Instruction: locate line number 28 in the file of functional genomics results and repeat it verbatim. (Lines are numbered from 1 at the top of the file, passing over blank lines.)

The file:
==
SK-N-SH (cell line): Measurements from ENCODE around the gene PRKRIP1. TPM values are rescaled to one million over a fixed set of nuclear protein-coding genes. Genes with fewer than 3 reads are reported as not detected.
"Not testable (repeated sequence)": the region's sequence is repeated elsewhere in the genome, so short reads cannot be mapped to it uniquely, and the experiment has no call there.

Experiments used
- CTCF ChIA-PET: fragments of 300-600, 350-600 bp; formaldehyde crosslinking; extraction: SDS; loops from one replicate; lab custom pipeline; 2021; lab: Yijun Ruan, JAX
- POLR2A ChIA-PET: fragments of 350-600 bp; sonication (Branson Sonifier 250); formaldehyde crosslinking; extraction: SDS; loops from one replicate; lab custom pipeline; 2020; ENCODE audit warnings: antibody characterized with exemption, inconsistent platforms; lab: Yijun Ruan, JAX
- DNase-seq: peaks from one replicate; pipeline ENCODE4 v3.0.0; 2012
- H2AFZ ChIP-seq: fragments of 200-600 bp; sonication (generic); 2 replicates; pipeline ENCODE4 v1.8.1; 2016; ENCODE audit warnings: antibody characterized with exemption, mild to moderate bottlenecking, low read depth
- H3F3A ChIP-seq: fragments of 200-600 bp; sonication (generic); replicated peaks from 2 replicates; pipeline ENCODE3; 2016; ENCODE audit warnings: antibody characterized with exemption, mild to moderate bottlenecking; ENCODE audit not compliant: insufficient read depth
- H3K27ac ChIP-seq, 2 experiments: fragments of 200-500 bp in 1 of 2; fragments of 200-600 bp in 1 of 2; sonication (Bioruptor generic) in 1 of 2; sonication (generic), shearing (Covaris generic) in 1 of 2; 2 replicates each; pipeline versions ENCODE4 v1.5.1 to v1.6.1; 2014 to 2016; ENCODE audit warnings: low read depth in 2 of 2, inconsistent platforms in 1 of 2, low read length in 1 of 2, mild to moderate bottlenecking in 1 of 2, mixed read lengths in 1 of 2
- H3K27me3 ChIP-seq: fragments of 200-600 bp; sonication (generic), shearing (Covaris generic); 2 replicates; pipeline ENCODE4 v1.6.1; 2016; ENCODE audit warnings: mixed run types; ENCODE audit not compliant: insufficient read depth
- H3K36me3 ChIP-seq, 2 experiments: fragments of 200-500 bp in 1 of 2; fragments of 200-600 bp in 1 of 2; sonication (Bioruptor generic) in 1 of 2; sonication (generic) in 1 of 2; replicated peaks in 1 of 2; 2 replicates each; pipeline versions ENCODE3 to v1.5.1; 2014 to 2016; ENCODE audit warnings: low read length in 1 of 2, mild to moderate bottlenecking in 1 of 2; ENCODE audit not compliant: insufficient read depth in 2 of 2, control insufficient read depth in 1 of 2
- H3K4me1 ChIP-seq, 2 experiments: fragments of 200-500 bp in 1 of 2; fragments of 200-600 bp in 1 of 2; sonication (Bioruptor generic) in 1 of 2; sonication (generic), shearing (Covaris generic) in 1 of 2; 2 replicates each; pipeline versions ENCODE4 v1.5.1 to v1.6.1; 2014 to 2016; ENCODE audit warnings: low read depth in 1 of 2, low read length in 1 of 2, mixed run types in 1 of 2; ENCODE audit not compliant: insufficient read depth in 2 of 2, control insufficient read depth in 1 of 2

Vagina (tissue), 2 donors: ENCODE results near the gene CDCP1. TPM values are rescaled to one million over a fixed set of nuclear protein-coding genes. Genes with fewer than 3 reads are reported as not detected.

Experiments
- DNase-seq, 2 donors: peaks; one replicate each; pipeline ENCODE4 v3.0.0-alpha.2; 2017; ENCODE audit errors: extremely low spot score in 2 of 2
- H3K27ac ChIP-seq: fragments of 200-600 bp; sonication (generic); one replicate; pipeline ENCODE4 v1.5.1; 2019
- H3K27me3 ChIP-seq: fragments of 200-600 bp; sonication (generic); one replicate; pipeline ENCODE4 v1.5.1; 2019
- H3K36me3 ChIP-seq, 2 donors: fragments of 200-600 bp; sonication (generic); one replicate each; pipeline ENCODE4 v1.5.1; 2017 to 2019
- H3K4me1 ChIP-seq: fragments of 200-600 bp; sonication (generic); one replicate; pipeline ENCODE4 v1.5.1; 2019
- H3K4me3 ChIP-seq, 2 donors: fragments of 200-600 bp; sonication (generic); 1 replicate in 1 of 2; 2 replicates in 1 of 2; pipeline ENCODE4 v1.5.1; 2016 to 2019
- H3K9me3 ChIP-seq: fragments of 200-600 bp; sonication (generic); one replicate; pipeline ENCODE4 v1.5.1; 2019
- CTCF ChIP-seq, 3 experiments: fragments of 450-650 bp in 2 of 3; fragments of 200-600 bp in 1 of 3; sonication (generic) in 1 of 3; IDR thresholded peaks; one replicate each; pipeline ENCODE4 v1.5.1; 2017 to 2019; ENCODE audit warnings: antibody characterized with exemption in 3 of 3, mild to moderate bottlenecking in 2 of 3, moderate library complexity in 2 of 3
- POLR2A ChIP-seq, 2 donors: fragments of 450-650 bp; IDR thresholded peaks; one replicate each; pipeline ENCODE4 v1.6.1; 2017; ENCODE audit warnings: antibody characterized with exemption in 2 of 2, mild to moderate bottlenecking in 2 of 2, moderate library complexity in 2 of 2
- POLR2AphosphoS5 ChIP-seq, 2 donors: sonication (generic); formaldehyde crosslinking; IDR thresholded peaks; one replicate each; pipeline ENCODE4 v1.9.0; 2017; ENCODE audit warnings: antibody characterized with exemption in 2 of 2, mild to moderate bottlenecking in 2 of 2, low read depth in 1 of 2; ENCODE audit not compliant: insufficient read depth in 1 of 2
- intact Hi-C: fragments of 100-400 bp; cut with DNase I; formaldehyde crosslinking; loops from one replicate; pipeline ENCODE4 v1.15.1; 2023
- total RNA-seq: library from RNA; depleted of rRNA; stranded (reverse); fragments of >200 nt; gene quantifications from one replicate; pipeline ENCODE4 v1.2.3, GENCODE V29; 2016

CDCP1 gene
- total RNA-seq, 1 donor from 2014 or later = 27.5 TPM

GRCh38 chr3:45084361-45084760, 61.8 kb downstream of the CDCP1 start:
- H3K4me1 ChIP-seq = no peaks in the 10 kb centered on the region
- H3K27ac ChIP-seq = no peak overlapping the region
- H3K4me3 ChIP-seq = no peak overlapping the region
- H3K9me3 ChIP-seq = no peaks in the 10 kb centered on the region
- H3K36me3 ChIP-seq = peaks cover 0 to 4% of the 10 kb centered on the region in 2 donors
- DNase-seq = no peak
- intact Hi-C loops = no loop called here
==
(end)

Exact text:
- total RNA-seq, 1 donor from 2014 or later = 27.5 TPM